Things of the modern era gain a momentum in the living, for even though they are recent traditions, they came about to speak to the needs of the people. Discarding them without deeper reflection disrespects our teachers of the recent past, without whom many of us would not have access to what we do today in the same way.
I think of the annual controversies of the Sabbat names, with 2021 having fierce online drama about Mabon vs. the Autumnal Equinox. We have it also around Ostara/Vernal Equinox, and Litha/Summer Solstice. It’s true the name Mabon was started by the American practitioner and author Aidan Kelly in 1974. Yet the first strands of tradition I was passed, by my first few mentors and teachers, always used Mabon for the Autumnal Equinox. I get it. Our cobbled-together Wheel of the Year has some inelegancies woven in the beauty of it, like so much organic folklore: four Gaelic names for fire festivals, though one is often traded for the Saxon Lammas; a Midsummer, but the Midwinter is more often called Yule as astronomical seasons don’t match these folkloric mid-points but start the seasons; and equinoxes that are more academic Latin than British folkloric in the words “vernal” and “autumnal.” There is an urge to make it flow better, and as a living tradition, different approaches were taken, and some grew popular. Drawing from mismatched myth, modern Witches and Neopagans crafted a meta-narrative about the wheel as a whole and illustrated it with classic mythic examples. The Goddess of Light and Spring is expressed by Bridget at Imbolc, but most versions of the Wheel don’t have Bridget specifically throughout the whole wheel. The Goddess changes faces as does the God. Modern traditions, like the Temple of Witchcraft, are redefining it in the context of new godforms and myths rooted in the old.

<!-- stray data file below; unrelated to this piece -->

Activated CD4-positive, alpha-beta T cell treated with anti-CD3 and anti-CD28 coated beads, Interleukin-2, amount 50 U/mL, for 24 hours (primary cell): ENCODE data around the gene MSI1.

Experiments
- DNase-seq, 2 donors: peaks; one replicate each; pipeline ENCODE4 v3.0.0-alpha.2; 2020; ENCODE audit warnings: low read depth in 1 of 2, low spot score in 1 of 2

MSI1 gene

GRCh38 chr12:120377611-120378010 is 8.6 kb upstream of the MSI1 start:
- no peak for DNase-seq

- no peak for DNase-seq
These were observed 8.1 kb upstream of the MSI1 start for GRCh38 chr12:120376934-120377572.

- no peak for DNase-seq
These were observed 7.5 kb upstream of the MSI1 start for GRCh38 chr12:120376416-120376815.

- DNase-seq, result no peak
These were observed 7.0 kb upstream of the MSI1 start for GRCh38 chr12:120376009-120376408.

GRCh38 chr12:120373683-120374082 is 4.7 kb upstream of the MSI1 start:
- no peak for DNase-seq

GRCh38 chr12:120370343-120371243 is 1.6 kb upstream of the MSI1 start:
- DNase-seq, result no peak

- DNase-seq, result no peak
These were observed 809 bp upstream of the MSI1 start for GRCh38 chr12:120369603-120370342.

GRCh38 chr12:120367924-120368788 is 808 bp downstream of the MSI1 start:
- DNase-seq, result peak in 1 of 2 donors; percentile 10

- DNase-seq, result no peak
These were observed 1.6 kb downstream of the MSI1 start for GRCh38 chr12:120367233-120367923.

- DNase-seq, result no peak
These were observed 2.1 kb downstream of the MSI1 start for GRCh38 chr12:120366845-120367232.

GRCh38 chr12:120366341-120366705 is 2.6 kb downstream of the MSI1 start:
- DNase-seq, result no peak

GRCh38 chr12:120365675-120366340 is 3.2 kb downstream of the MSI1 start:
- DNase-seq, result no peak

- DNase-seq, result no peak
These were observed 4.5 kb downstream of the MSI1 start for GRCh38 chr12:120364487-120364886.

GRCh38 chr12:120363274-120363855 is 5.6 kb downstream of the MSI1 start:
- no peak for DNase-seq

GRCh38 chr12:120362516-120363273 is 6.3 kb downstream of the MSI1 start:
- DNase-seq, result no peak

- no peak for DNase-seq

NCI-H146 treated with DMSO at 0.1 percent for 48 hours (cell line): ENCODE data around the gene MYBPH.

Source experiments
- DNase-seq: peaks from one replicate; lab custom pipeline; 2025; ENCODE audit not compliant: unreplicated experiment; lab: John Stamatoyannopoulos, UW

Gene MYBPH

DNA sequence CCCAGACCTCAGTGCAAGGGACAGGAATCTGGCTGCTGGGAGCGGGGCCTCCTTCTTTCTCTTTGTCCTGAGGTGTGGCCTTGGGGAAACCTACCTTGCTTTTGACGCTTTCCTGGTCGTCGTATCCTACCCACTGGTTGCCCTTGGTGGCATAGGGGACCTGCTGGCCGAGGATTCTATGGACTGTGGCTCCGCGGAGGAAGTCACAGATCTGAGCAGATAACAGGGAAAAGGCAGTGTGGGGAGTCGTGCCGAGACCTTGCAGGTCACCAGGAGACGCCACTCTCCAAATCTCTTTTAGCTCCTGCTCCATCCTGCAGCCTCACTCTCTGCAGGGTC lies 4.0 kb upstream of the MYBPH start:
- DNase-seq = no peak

The name Mabon disliked by so many as having nothing to historically do with the equinoxes actually casts a powerful bit of magick upon us all who contemplate it. Mabon opens the gate to mystery, for Mabon himself is a mystery. A whole myth cycle—the Mabinogi or Latinized as The Mabinogion—is named for him, yet none of the four branches are really about him. One story exists, but the themes of that story show up throughout the Mabinogi—mothers and children; the Otherworld; being lost, hidden, or imprisoned; and growing older. In fact those themes are cross-cultural and directly speak to the greater meta-narrative of the whole wheel’s regenerative mystery. Where names of the summer solstice are often accepted as they are—the name Litha generates little other than a nod perhaps to megalithic structures believed to align with the solstices—Mabon, when seriously contemplated and studied, opens a whole world for us, even if our desire is not Welsh, or even Celtic. Complaints and ire against those who phonetically say May-bon rather than the more traditional and “correct” Ma-bin must also be apoplectic over changes in the names of figures such as Odin, Othin, Wotan, Woden, Wodan, Wuodan, Wuotan, Wōđanaz, and of course Mr. Wednesday over the span of years and regions. Or one can realize things change, and we are witnessing a living current of tradition adapting to region, dialect, and accent. The American tradition of Mabon has been imported back into the British Isles.